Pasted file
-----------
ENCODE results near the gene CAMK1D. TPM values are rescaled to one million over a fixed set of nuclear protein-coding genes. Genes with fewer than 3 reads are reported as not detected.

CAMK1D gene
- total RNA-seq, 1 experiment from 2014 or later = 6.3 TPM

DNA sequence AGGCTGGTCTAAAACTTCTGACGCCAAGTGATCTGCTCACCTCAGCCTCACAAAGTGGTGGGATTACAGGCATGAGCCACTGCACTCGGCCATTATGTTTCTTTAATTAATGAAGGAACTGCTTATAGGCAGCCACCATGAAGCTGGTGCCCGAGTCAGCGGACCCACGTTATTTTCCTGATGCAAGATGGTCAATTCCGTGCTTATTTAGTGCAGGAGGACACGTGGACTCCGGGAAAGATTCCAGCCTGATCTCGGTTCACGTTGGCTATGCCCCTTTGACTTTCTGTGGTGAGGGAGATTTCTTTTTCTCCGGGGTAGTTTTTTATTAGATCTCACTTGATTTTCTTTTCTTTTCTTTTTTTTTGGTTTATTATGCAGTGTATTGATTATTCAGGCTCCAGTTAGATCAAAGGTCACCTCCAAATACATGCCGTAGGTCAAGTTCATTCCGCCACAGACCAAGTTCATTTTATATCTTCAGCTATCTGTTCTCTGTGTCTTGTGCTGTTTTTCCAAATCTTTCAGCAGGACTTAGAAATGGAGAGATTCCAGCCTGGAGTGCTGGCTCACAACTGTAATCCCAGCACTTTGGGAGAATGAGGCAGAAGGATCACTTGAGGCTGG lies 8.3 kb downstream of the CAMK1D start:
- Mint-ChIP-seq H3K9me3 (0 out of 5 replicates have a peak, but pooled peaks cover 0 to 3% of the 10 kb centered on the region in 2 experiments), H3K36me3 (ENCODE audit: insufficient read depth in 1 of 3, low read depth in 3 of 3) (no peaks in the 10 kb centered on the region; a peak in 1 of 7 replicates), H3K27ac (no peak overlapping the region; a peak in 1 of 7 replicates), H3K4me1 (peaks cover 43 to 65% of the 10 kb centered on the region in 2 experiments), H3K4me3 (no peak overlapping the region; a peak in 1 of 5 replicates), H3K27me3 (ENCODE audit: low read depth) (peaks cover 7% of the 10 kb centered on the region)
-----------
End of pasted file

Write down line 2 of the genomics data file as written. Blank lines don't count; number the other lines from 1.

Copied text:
CAMK1D gene